By: Ryan Ollenburger, Sr. Solution Architect
Here are a few updates on HPE OneView since the original blog was posted in 2015.
Notable new OneView 4.0 features:
- Scope based access control: Extended role based access control to allow authenticated user to view/modify/control a subset of system resources.
- Additional certificate management features: Extended certificate management capabilities to include support for CA signed certs for iLOs, Onboard Administrators, proxies, etc.
- 2-factor authentication: Ability to use smart-cards with Active Directory authentication
- SNMPv3: Previous OneView version used SNMPv1. SNMPv1 is preserved for backward compatibility.
- Boot from SAN load balancing: Load balanced primary/secondary SAN connections from servers to storage fabric
- Discovery: Auto discovery of DL, ML, and Apollo systems based on iLO IP ranges: Eases the pain of having to add many individual non-blade servers to OneView
Notable new OneView 3.10 features:
- Firmware Repository: External SPP repository support. A single repo can support multiple OneView appliances
- Firmware Updates: Ability to schedule server profile firmware updates and reboots
- Platform Support: OneView appliance is now available for KVM and Hyper-V
- Apollo Support: Full management support for Apollo 2000, 4000, and 6000 servers
- StoreVirtual: Ability to manage StoreVirtual storage systems including provisioning volumes from OneView
- Contract & Warranty: View devices support coverage, SLA, and expiration date
- Remote Support: Ability to enable remote support at the device level rather than the appliance level
Notable new OneView 3.0 features:
- RAID: Embedded controller configuration support on rackmount servers
- Apollo Support: Apollo 2000, 4000, and 6000 supported as “monitored”
- Backups: Automated backup schedule of OneView configuration
- Remote Support: Integrated remote support for blades and rackmount servers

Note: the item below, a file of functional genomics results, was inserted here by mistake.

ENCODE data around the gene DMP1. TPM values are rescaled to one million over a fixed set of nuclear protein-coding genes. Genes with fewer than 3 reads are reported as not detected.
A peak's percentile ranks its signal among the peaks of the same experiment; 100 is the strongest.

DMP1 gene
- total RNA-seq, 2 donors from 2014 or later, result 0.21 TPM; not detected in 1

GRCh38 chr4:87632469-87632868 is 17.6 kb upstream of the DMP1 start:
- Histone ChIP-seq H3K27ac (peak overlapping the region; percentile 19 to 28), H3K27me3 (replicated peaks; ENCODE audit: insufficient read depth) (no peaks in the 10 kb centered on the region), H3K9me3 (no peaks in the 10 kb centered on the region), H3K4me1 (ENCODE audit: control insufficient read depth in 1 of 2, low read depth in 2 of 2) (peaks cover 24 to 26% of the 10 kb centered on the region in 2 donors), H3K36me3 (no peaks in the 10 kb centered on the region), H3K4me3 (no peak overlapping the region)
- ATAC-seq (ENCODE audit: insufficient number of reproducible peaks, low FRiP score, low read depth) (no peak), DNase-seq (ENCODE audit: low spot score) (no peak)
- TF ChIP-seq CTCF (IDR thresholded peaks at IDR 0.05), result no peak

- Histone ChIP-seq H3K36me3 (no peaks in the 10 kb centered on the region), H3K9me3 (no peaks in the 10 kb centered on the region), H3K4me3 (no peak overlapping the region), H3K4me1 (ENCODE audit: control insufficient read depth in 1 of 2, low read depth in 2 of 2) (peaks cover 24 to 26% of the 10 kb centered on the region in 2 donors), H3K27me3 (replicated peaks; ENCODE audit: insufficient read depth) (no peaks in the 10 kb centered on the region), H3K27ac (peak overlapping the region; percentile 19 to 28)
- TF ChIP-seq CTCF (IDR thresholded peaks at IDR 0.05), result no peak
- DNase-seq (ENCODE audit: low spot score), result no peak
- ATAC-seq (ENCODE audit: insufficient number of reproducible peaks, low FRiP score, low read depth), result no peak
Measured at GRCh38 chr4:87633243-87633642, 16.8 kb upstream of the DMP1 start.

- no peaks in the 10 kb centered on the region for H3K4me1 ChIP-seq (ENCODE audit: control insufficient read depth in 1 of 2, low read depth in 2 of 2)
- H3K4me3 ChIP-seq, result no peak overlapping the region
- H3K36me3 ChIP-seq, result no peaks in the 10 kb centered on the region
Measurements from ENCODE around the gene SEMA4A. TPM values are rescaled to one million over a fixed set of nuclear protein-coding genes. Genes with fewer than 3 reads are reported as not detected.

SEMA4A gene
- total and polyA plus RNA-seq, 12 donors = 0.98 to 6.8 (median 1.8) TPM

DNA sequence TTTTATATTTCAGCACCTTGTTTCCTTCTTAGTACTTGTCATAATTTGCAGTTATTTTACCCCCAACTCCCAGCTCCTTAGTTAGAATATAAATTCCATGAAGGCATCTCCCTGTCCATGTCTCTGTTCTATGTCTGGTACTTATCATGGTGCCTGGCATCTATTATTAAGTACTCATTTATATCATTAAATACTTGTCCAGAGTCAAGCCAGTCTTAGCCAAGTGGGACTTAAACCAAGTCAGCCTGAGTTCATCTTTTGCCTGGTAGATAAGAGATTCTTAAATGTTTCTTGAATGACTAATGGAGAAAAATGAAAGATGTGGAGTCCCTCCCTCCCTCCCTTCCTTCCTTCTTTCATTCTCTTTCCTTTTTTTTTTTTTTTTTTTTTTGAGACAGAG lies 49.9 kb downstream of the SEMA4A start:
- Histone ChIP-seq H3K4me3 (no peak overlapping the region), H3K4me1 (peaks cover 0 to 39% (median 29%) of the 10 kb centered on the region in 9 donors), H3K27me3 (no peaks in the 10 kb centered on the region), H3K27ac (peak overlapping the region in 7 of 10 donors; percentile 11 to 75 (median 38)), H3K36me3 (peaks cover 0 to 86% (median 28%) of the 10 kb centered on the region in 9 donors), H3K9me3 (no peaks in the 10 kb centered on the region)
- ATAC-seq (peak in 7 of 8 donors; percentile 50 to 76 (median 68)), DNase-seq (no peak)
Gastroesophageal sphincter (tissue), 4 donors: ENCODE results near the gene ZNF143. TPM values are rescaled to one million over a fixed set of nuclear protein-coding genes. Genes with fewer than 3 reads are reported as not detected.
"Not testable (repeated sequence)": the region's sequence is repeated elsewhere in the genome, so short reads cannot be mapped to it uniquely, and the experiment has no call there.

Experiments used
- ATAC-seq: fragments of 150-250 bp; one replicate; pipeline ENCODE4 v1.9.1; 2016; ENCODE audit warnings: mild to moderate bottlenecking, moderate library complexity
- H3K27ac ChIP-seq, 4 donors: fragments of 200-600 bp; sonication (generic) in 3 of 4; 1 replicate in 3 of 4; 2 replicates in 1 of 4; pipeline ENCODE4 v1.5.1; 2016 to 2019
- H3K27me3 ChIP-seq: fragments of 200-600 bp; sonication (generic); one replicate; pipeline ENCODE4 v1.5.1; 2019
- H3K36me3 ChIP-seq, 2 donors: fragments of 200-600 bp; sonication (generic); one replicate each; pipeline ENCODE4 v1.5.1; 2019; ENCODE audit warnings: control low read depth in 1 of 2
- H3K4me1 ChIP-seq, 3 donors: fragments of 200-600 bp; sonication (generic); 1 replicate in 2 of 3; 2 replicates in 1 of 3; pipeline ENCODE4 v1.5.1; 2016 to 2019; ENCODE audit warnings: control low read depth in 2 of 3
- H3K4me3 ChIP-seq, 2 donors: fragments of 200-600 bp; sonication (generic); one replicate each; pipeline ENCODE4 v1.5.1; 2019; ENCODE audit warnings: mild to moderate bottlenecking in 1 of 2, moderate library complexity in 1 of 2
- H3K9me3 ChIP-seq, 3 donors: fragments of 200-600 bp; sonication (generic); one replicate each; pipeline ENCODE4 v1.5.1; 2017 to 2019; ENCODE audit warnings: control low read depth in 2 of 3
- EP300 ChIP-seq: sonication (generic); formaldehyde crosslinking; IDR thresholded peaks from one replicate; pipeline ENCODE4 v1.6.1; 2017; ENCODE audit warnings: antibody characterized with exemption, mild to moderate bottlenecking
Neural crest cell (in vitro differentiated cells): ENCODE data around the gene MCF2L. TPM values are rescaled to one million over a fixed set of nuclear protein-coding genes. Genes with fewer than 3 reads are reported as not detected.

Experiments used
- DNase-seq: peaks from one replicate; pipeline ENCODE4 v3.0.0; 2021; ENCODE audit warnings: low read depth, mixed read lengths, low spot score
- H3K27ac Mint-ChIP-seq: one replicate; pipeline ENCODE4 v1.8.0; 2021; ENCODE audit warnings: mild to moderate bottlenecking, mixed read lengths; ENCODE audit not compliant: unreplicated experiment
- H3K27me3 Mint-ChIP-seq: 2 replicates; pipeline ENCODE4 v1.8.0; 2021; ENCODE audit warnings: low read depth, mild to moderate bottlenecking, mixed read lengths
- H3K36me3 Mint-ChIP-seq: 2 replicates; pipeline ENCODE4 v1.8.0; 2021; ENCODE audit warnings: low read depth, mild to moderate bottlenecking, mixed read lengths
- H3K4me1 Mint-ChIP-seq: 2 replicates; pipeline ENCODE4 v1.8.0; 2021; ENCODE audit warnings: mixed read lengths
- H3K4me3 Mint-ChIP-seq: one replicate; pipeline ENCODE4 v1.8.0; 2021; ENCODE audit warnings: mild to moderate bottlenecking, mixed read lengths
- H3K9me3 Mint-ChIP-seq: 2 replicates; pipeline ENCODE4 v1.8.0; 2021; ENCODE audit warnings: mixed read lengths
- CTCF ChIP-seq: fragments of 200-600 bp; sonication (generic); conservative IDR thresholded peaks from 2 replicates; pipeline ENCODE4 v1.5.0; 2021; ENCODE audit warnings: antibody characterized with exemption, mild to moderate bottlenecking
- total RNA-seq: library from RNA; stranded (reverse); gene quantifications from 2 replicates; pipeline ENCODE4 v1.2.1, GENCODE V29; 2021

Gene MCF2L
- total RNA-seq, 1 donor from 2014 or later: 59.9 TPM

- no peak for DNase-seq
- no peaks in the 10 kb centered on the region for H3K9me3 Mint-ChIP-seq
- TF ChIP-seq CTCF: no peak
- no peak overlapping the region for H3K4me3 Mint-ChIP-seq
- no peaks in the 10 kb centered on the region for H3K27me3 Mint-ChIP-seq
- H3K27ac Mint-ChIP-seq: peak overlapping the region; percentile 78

- Migration: Live migration from Virtual Connect to OneView
- Cisco: Monitoring and basic connection provisioning for Nexus/FEX
- vCenter Integration: now available as a vSphere appliance
- 4.0 User Guide
- FAQ on 4.0
- YouTube Video of What’s New in OneView 4.0
- OneView 4.0 Deployment and Management Guide
Original content from 2015.
At Hewlett Packard Enterprise Discover Las Vegas 2015, OneView 2.0, the newest version of HPE’s infrastructure management solution was announced. It became available for download in September 2015. In this post, Senior Solution Architect, Ryan Ollenburger shares the benefits of this platform’s unified management tools such as its new addition of server profile templates and additional storage provisioning capabilities.
The primary vision of OneView has been to consolidate capabilities found in several HPE infrastructure management solutions (HP-SIM, Insight Control and VCEM-Virtual Connect Enterprise Manager) into one pane of glass. This consolidation helps automate and streamline processes used to manage infrastructure as it becomes more “converged.” OneView 2.0 runs as a vSphere or MS HyperV appliance.
Capabilities of OneView 2.0:
- Create and manage server profile templates with the ability to monitor, flag and update from the template. Templates include BIOS settings, network connectivity, firmware versions and drivers
- Automated execution of firmware and OS Driver updates via HP Smart Update Tools for Windows or Linux. Firmware and OS Driver updates can be updated on a server while the OS is running. The updates will be staged and then OneView will prompt you to reboot the server. This reduces the time that the server needs to be offline during an update process. Before this enhancement, a server had to be taken offline to update its firmware.
- Execute 3Par snapshots from the OneView interface
- Server Profile Dashboard – additional information about servers, storage and related networking
- Automatic SAN Fabric Zoning supporting Brocade, Cisco MDS and Cisco Nexus greatly reduces the time it takes to setup SAN zoning and fabrics
- Take a look at the Quickspecs here
- Detailed release notes can be found here
This list may not look revolutionary, but the biggest takeaway from the OneView 2.0 release is the ability to provision infrastructure, specifically blades, including network and storage connectivity in minutes as opposed to hours. Finally, the ease of ongoing firmware and driver management reduces future hours spent at the keyboard, allowing us to spend more time working on projects that are more valuable to the business.
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